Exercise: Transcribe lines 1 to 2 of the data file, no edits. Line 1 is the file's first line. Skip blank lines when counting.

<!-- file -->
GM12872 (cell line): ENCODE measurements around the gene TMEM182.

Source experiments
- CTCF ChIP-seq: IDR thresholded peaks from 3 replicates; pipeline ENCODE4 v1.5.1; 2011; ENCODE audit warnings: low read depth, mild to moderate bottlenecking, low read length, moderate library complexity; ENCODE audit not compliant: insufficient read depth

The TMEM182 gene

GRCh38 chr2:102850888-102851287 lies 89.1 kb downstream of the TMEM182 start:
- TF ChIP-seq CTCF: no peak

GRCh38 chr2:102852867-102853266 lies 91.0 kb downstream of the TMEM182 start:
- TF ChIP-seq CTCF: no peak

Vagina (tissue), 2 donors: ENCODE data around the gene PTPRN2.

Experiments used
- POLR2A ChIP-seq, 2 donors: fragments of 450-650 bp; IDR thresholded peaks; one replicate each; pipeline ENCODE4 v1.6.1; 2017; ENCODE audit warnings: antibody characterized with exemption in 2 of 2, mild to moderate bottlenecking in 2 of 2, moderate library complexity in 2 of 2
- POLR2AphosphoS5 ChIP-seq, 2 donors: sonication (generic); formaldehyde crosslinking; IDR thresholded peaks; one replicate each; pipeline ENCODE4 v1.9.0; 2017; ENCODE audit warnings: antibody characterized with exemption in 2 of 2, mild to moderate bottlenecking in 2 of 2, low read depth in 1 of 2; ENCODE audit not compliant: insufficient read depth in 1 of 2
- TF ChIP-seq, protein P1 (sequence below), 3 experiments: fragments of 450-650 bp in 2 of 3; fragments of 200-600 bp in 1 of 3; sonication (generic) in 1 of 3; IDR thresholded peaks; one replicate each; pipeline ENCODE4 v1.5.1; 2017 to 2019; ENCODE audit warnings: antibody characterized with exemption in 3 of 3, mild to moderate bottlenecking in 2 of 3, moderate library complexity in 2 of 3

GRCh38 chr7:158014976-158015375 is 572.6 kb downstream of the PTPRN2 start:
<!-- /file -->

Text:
GM12872 (cell line): ENCODE measurements around the gene TMEM182.

Source experiments